Restaurants all around the Twin Harbors are adapting their operations to continue cooking for their customers through the pandemic. A few are going above and beyond the call.
Gepetto’s, downtown Montesano’s Italian bistro, is serving takeout during regular hours like many other restaurants. But as of this week, they’re also offering free meals and coffee fill-ups to truckers as a thank-you for keeping supply lines moving.
And at Hoquiam Brewing Co., owners Rob Paylor and Patrick Durney offered a “Sing for your Supper” deal in an effort to support struggling local musicians who suddenly have no venue for their art. Last Friday and Saturday, anyone who performed a solo song at the door when picking up a to-go order (and allows HBC to live-stream their performance) got half off any pizza.
In South Bend, Jayden’s German Store & Deli owner Joelle Springer wears all the hats: shelf stocker, cashier, cook, dishwasher, bookkeeper and everything else required to keep things going. Now, she’s also delivering food after hours to those unable to leave home.
In addition, she’s dishing up two-for-one orders of her homemade soups, with the caveat that the customer take the second bowl to someone in need.
“It is important to learn to do better, starting with our own family and environment,” said Springer. “To see and understand the positive impact every single person can have, if they choose to, versus the negative impact of no action.”
She’s quick to point out that other members of South Bend’s community are stepping up to help.
“The solidarity between businesses is amazing,” she said. “I had two other business owners come to me — one buying gift cards, one spending $100 for some ‘buy one, get one free’ sandwiches for customers.”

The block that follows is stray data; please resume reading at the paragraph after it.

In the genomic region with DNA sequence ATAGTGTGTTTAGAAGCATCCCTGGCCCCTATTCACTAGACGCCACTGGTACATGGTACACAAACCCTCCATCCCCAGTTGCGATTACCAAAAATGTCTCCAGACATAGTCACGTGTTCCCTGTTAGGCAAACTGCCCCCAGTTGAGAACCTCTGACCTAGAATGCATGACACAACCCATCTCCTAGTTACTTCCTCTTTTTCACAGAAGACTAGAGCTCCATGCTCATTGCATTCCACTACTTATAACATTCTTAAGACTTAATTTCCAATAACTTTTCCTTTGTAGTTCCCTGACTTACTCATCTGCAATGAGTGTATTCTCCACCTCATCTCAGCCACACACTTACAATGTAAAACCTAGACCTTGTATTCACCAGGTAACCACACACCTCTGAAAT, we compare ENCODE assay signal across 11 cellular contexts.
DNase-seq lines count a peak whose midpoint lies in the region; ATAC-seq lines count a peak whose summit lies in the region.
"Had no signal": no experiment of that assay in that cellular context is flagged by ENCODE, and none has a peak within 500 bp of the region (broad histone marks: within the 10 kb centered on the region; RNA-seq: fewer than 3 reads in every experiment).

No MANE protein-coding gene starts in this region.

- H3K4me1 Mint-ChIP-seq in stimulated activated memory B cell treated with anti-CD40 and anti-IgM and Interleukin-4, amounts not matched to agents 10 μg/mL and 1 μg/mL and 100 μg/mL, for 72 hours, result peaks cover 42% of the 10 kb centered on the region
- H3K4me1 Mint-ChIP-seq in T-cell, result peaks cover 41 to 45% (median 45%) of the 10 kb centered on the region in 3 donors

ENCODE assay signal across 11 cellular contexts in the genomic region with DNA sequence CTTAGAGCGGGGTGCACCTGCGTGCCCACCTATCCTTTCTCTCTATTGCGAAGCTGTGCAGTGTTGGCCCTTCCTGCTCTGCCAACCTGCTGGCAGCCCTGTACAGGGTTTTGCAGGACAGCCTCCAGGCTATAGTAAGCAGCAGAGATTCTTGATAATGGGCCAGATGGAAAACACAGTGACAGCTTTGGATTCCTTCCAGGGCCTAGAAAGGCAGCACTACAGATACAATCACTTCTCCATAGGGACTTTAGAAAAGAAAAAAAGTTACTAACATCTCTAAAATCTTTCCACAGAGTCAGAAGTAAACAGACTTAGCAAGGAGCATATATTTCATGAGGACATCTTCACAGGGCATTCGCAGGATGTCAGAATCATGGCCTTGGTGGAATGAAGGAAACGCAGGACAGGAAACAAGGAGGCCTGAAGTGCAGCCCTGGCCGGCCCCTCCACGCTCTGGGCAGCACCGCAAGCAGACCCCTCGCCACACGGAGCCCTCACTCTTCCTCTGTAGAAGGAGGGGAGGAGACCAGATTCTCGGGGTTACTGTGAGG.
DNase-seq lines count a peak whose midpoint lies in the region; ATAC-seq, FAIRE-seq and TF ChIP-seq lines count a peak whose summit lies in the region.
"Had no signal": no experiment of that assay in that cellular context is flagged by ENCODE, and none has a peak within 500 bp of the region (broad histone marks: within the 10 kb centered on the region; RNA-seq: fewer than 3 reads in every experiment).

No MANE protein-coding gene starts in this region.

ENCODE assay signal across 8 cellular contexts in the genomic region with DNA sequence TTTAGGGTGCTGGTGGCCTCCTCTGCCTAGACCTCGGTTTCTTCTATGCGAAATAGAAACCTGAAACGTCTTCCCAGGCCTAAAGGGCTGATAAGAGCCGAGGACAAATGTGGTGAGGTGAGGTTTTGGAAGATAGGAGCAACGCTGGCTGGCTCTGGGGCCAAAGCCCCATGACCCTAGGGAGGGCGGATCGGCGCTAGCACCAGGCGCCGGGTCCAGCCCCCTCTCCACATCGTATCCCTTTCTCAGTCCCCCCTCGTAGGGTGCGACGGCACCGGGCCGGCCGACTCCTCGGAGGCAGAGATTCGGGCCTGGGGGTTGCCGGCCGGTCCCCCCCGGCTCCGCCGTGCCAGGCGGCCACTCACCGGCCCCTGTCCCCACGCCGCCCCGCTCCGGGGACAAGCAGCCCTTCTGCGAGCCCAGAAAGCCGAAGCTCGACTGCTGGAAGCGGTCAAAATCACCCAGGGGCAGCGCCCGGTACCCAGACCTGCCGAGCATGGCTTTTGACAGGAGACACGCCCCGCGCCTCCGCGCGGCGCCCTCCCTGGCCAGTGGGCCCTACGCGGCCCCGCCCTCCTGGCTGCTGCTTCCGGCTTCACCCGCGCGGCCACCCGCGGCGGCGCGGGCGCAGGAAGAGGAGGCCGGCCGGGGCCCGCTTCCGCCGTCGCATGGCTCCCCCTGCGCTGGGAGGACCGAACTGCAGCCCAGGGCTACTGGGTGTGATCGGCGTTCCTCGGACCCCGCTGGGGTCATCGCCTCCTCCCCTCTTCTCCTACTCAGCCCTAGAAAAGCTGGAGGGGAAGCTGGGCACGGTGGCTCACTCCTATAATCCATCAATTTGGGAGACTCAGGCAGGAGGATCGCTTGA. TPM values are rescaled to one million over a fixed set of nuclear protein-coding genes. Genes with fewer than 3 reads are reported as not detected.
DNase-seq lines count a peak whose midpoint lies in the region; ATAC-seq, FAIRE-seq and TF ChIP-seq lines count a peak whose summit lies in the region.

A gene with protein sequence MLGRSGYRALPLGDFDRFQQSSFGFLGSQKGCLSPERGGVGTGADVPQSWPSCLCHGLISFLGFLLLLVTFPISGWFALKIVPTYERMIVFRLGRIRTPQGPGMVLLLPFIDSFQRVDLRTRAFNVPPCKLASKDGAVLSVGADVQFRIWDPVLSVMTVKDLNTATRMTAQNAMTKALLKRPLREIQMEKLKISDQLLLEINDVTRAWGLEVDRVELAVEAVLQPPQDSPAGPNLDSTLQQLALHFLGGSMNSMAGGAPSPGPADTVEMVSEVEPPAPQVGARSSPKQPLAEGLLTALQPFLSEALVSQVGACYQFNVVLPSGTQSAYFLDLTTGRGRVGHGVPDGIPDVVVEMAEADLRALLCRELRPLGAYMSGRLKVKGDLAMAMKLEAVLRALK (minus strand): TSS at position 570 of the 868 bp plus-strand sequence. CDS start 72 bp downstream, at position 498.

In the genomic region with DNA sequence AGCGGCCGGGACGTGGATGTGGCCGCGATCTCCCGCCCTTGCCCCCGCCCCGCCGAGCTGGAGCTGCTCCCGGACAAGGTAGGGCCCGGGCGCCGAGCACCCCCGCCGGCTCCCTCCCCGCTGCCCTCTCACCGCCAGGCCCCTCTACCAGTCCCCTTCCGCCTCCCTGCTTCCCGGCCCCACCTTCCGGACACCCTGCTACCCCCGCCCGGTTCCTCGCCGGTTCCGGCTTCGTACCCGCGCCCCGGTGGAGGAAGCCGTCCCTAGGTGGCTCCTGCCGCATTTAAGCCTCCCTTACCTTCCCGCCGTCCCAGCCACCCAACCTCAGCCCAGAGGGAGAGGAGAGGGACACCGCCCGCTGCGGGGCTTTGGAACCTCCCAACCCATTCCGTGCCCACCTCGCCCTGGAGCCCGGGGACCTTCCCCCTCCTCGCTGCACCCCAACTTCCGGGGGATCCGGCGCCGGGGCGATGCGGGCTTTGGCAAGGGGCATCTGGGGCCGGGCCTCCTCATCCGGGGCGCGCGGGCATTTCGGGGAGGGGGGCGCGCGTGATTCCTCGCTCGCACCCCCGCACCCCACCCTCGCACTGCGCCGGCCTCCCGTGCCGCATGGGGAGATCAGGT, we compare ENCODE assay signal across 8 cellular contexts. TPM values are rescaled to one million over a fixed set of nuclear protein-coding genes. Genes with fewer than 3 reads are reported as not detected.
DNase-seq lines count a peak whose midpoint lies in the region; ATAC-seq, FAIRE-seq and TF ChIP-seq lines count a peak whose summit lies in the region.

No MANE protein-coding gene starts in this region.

She’s hoping to keep her specialty grocery and deli open for the duration of the pandemic, but that will depend largely on supplies. She said she has enough for about four to six weeks at this point. “I’ve got a ton of different items in my grocery store, but right now there’s not enough income to make a new order. My Easter order is waiting at the warehouse until I can pay for it,” she said.
“I will take it day by day, week by week.”
At Gene’s Stop & Go, a tiny walk-up eatery in Montesano, management didn’t have to alter the operation much at all to comply with safety measures. But one of the changes she had to make was difficult for owner/operator Ginger Holcomb to stomach.
Before the pandemic, Gene’s had sidewalk chalk, bubbles and games set out for children to play with. The circumstances have forced her to put those things away for the time being.
“It breaks my heart – I always wanted this place to be a hangout for the kids,” she said. “But we want to get through this and succeed.”
Now, she has set up a voucher board for customers who want to do something to help others. People can pay for an extra meal or sweet treat, hand-write whatever it is on a voucher, and post it for someone else to use.
“We recognize that people want to do something. Some can help financially, some can deliver food to people, some can pray. They just need an avenue to do that,” said Holcomb. “We wanted to be that avenue, that middle ground.”
As of Thursday afternoon, customers had covered 25 meals and 15 ice cream cones for their neighbors.
“I’m hoping we all come out better for it in the end,” said Holcomb. “They can’t ban kindness, so here we are.”
If you know of other local businesses doing extraordinary things to serve the Harbor community during this time, please let us know! Email firstname.lastname@example.org.